More than two months after private equity outfit Bain Capital was provisionally handed the keys to Virgin Australia, creditors gave the final tick of approval to the sale in Sydney on Friday morning. As a result, the airline has new owners and will keep on flying.
“This outcome provides certainty for employees and customers, a return to creditors, opportunities for suppliers and financiers to continue to trade with the Virgin Australia Group as well as maintaining a competitive Australian aviation industry for the benefit of consumers,” said Vaughan Strawbridge, the Administrator from Deloitte who guided the sale process.
Creditors give Virgin Australia sale the green light
When Virgin Australia collapsed in April, it left over 10,000 creditors out of pocket. The bulk of those creditors were employees, and the fate of Virgin Australia lay in their hands. While Deloitte okayed the sale of the airline to Bain Capital, the final say lay with the creditors. Today, the vast majority of the creditors voted in favor of the sale.
Ten separate deeds of company arrangement were accepted by the creditors today. They will be signed and completed within 15 business days. When this occurs, ownership will cede to Bain Capital, and existing companies and corporate structures will get liquidated.
The previous owners, including the Virgin Group, Singapore Airlines, and Etihad, will have all done their dough.
Unions onboard as majority of employees keep their jobs
Union leader Michael Kaine said today’s vote represented a new beginning and an important day for Australian aviation. He noted there was a long road ahead and vowed to hold Bain Capital accountable for its promises. Those promises include the payment of all monies owing for worker entitlements and continued employment for the majority of employees. Despite this, some 3,000 employees will lose their jobs.
In a statement provided to Simple Flying, Virgin Australia CEO, Paul Scurrah said;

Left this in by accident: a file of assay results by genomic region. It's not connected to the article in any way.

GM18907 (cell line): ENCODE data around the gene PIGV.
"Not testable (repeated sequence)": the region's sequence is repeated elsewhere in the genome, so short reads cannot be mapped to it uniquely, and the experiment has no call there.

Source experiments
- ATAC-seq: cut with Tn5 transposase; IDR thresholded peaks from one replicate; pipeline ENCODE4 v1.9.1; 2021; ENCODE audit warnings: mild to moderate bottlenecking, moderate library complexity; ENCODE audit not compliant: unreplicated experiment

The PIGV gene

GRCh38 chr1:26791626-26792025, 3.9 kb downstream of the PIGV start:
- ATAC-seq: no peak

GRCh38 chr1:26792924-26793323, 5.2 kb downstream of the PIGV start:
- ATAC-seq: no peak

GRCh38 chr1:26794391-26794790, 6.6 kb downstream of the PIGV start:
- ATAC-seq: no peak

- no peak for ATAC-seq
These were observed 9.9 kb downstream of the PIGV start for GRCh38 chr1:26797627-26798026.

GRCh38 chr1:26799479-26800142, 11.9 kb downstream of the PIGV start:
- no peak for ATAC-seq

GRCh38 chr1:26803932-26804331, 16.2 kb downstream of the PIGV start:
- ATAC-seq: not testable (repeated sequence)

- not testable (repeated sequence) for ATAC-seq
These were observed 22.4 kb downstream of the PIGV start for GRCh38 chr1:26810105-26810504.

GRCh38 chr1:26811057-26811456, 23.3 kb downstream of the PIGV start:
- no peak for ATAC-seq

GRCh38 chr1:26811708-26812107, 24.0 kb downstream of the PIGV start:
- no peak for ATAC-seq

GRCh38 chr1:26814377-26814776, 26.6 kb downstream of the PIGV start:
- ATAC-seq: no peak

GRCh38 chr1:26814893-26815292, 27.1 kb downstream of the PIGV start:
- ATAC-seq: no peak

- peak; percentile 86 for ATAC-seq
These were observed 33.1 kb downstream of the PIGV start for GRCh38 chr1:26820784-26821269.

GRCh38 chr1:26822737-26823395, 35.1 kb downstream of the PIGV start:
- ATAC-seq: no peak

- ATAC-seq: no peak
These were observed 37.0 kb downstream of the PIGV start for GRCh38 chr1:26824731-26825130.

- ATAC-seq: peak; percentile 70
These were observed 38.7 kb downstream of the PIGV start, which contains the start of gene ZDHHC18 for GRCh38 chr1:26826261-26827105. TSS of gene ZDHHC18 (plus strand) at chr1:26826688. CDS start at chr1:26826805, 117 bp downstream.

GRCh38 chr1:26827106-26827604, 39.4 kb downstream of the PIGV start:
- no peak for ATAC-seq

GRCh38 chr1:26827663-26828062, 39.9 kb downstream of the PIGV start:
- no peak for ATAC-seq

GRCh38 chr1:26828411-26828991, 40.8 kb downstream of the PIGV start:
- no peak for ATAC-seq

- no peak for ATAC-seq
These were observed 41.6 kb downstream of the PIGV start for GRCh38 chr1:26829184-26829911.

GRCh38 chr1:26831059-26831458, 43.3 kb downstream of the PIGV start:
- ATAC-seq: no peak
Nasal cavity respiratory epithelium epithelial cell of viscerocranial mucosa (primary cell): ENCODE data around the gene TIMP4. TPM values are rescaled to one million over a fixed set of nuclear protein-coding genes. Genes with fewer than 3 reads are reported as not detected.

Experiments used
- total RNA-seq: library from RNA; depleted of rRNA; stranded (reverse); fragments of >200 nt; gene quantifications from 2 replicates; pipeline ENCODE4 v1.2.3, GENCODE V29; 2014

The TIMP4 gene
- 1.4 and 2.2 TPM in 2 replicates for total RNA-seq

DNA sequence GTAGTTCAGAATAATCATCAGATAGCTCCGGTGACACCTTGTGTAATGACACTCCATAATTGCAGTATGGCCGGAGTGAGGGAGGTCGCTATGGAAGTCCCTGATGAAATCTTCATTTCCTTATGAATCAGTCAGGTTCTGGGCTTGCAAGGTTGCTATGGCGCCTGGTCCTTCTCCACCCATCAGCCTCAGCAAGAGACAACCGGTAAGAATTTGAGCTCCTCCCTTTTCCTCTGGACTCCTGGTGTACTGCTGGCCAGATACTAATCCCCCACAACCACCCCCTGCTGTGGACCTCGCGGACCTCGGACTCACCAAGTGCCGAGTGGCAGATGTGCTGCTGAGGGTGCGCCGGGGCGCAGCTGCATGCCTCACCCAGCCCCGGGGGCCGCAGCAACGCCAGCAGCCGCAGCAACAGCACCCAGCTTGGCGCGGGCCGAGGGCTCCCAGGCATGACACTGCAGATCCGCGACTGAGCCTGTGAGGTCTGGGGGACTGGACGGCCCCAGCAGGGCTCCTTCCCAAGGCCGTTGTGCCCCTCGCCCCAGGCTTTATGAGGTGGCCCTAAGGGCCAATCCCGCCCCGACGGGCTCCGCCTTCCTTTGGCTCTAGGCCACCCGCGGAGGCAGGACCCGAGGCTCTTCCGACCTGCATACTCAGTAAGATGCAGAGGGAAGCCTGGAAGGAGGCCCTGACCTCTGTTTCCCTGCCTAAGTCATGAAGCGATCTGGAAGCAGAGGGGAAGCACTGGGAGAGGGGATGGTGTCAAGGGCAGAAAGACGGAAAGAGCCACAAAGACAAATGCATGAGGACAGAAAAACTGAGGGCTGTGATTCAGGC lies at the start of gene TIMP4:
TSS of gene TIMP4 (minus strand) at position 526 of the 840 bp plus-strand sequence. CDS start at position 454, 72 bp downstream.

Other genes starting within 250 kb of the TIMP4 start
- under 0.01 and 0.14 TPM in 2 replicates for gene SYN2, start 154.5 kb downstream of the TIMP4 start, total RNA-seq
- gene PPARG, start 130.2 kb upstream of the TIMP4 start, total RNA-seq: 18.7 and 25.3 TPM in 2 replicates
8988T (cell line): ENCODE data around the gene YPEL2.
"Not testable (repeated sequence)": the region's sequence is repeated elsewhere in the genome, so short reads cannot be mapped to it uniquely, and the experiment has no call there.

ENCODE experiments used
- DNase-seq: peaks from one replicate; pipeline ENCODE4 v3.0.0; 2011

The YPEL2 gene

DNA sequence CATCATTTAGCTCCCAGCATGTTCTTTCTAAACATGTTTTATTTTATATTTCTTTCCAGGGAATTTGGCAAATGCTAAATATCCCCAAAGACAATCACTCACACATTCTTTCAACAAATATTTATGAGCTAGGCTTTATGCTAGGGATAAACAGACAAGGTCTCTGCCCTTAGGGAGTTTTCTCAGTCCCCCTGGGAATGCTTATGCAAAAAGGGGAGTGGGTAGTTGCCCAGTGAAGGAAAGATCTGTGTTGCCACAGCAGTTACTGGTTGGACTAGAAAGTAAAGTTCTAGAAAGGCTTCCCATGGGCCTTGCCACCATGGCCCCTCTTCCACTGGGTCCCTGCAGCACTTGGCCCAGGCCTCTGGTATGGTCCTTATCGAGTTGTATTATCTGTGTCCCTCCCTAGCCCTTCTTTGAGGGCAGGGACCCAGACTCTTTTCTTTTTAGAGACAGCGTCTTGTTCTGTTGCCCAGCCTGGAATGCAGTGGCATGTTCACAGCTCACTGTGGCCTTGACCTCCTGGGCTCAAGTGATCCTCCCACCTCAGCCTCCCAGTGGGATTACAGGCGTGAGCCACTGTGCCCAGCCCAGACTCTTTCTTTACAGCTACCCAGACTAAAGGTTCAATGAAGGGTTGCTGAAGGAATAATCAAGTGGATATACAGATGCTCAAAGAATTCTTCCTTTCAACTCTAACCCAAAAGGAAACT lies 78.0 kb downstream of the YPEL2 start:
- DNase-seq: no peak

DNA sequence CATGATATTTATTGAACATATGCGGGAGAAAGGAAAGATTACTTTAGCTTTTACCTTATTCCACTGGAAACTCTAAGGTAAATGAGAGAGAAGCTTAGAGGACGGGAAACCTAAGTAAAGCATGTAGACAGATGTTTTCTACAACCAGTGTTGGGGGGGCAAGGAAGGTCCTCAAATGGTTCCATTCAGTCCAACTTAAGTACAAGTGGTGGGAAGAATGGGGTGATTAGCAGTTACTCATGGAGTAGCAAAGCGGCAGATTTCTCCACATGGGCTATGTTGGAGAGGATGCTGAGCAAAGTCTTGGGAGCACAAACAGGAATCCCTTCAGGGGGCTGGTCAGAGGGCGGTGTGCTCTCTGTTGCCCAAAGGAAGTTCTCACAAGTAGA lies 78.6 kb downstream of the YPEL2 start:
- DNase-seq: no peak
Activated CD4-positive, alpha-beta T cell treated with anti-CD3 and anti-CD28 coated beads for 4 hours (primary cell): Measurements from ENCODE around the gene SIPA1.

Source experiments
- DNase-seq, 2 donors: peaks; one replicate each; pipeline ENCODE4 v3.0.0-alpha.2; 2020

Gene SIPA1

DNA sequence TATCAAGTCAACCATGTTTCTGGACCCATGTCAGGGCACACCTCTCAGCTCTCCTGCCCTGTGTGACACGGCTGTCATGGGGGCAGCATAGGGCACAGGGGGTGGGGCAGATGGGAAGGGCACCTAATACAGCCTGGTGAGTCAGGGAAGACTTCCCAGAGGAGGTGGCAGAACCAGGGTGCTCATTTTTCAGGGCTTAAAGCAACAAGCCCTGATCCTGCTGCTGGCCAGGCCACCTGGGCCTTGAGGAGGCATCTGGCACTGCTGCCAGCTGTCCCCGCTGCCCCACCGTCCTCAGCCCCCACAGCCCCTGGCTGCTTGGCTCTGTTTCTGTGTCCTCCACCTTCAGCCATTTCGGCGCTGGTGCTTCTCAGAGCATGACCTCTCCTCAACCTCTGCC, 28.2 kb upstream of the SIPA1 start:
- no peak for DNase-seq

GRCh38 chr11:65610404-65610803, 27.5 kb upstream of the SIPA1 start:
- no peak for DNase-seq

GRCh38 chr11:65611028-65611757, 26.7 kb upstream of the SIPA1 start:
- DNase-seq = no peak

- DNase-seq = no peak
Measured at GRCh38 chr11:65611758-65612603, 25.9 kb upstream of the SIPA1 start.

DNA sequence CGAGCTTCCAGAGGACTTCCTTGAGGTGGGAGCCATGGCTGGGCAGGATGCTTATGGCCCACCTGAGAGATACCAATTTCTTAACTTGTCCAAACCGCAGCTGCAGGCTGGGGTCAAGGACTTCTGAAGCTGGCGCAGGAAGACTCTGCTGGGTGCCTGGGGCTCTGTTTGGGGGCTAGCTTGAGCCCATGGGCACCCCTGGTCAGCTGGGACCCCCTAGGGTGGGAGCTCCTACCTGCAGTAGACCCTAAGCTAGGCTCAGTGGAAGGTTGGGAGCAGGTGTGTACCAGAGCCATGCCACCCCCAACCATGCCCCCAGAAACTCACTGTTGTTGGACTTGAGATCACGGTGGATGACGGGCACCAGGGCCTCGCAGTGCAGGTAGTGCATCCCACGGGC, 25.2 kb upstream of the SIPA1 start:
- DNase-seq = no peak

“This is an important outcome for Virgin Australia, which brings us closer to exiting administration and allows us to focus on the future.”
Where to now for Virgin Australia?
Exactly where that future lies is the subject of some speculation. Mr Scurrah moved to hose down that speculation in an interview at the CAPA Centre for Asia Pacific Aviation Summit earlier this week. He said most passengers wouldn’t notice many differences between the new Virgin Australia and the old Virgin Australia.
“We intend to be our own version of an airline,” he said. “We will be a very similar product to what people have experienced in the past. I think the difference is the simplification of the business.
“We’ll have a two-class cabin; we’ll have a series of high-quality lounges. We have Velocity with 10 million members who are quite loyal to us, so that gives us a flying start.”
Frills likey to be trimmed as Virgin Australia chases profitability
Throughout the airline’s time in receivership, Virgin Australia continued to fly. Schedules got slashed, and many destinations were abandoned, but Virgin Australia stayed in the air. In the future, Virgin Australia will have a reduced fleet comprised solely of Boeing 737-800s. When demand rebounds, Paul Scurrah would like to have around 75 planes in the air.
What passengers won’t see are any more widebody aircraft on the transcontinental routes, so wave goodbye to those lie-flat seats and morish raspberry brownies in Virgin Australia’s top tier widebody business class cabin. But those frills won’t necessarily matter as much in the future. In the same interview, Paul Scurrah said Virgin Australia would not be chasing the corporate dollar as hard as they previously were.
Today’s meeting brings some closure to the many Virgin Australia employees whose future was uncertain. The workforce will get trimmed, but more employees are keeping their job than initially expected. That’s a good outcome. As regular Virgin Australia passengers will tell you, the best asset Virgin Australia had was their cheery cabin crews and helpful airport staff. Keeping them in place is a huge step in the right direction.
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